Building a World Wide Web based Document Management Solution Integrating Database Technology With the World Wide Web
The information available today on the Internetís World Wide Web is staggering. Searching for a specific item of information is often a frustrating experience. Search engines might yield hundreds, sometimes thousands of hits in response to specific search criteria. This forces you to examine a long list of often irrelevant information.

Searching for information on the World Wide Web is like trying to find a specific file. Only the file system directory spans the millions of hosts connected to the virtual network of networks the Internet has become and provides a countless amount of storage capacity.

Another major weakness is that indexes are build after-the-fact. If I were to hear rumors of an important merger or acquisition on a given day, I might fail to find information on the Net simply because it takes a while for the Netís indexing processes to catch up with the latest content.

Luckily, history repeats itself. The Internet is revealing, on a large scale, a problem that our industry has been grappling with for many years on a much different scale. Documents were created and stored throughout the enterprise with no good method to promote sharing or reuse of the information they contained. Many companies have turned to Document Management Systems to address this challenge. A document management system for the World Wide Web could enable us to address these issues.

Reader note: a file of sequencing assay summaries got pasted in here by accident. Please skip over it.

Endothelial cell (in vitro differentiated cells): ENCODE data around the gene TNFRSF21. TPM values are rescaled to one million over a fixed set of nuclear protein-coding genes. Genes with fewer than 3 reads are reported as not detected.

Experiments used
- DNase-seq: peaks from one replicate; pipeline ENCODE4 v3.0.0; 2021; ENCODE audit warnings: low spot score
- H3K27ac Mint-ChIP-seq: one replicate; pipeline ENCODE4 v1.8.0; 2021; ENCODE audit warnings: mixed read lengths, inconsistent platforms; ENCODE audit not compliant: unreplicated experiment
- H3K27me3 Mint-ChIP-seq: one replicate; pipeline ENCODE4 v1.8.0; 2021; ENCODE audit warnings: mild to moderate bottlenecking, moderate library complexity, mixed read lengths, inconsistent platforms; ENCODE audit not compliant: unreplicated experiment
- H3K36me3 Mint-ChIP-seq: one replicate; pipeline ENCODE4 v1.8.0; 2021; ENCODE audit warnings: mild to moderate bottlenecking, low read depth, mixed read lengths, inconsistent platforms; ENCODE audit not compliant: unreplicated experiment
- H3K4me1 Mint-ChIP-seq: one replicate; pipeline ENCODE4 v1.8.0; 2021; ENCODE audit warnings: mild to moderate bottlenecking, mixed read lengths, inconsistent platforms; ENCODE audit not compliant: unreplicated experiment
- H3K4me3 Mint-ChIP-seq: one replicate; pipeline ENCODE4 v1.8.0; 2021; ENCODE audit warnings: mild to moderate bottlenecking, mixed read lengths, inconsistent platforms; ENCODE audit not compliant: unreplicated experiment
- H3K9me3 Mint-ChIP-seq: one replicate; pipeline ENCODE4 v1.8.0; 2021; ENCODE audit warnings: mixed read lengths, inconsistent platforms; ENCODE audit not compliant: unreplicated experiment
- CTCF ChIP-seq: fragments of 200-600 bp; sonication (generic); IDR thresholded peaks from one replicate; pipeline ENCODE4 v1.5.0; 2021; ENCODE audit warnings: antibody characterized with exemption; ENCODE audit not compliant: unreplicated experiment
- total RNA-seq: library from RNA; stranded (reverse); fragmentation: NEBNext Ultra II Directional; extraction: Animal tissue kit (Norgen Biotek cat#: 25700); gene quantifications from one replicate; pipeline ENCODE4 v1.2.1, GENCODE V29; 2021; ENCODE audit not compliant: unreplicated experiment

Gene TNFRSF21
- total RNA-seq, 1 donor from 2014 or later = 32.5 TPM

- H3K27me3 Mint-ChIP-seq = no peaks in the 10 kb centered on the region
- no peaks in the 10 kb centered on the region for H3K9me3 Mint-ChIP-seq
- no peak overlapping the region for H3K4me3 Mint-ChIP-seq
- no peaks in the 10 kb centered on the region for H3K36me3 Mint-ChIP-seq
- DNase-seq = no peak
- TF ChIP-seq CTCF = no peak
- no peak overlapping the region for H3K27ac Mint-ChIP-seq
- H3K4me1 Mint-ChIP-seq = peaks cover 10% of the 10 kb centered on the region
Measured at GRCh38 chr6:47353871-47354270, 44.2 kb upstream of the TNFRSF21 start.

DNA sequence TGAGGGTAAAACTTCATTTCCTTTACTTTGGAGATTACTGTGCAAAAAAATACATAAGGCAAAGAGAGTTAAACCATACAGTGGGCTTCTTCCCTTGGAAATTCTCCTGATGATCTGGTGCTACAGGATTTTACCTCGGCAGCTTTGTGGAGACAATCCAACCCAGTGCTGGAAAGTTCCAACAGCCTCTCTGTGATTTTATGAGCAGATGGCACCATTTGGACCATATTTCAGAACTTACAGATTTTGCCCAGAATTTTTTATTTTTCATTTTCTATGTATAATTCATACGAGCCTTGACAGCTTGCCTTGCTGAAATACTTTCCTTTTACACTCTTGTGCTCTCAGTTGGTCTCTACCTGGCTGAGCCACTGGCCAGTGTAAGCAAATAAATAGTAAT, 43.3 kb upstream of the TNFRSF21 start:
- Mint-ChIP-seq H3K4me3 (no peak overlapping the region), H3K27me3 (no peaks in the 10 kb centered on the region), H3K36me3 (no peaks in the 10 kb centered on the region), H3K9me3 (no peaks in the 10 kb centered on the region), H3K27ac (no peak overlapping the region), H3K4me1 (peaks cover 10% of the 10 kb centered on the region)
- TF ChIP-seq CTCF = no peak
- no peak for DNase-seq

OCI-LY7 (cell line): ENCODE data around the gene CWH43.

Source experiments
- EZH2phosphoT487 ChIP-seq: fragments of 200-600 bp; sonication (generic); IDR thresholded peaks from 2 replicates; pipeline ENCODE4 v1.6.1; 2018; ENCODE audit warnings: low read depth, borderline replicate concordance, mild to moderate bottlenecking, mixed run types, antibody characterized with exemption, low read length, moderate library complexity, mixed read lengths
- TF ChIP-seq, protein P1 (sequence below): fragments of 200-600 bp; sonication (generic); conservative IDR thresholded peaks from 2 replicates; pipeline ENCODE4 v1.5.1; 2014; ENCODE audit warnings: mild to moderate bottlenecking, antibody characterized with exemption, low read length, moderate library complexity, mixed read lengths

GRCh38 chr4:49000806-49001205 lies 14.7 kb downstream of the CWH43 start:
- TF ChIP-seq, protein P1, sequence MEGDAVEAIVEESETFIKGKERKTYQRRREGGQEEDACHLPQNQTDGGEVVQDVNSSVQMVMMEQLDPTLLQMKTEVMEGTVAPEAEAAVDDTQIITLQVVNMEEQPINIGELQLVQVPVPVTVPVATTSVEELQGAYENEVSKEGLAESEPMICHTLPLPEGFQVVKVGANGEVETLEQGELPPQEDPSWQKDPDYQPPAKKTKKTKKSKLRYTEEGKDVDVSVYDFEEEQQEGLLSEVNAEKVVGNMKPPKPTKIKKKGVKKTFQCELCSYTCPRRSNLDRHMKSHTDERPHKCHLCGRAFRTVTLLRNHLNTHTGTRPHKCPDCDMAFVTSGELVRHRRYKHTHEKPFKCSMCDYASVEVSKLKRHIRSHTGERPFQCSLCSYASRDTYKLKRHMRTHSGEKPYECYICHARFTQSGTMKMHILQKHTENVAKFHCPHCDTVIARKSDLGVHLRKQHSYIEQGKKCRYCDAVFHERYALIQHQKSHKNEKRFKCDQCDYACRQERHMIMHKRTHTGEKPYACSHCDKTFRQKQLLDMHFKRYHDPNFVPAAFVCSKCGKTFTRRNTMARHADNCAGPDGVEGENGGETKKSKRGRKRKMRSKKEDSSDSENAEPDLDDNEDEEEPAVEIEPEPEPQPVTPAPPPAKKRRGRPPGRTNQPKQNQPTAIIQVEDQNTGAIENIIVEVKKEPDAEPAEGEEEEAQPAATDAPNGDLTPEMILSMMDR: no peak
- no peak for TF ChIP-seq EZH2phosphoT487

We can envision a document management system that manages a Web siteís content using a database management system as its index. The DBMS could provide for a much richer set of metadata describing each item published. Content could be indexed, described and categorized as it is published on the World Wide Web. When removed, the item is removed immediately.

Since the index is available to anyone who can read the DBMS, this allows components such as agents and workflow engines to be more easily designed and integrated by third parties.

While a single huge Document Management System that contains the entire contents of the World Wide Web is unlikely, many company specific systems are not. As a method of organizing the corporate Intranet, the solution seems a perfect fit.

It is not hard to imagine a huge Internet system which organizes each corporate Intranet system. A distributed Document Management System may be what the Internet needs. The solution would have to be as scaleable as the Internetís Domain Name System (DNS) services. We would need to conceive of standards for cataloging and indexing data, and then sharing that information with a network of search facilities. The solution would also have to be open, and easy to implement and benefit from in order to spark the required rapid adoption.

Many new capabilities could be enabled by a Document Management System that becomes as pervasive as DNS or the Web.

Searches that are refined to only include clusters of companies would be more relevant. Intelligent agents that would notify me when information is available or has been updated would save tremendous amounts of surf time.

Workflow engines that prompt me with a to-do list of next steps would help eliminate items falling through the cracks of an already overburdened schedule.

The Internet, and now the Intranets, represent the success that can be built upon internetworking standards. A better future Net lies in our ability to extend these standards to include new enablers. An Internet Document Management System standard appears to be a desirable next step.


Ronald G. Howell
Senior Systems Engineer
Electronic Data Systems Corporation
ron.howell@exch.eds.com
(214) 605-0681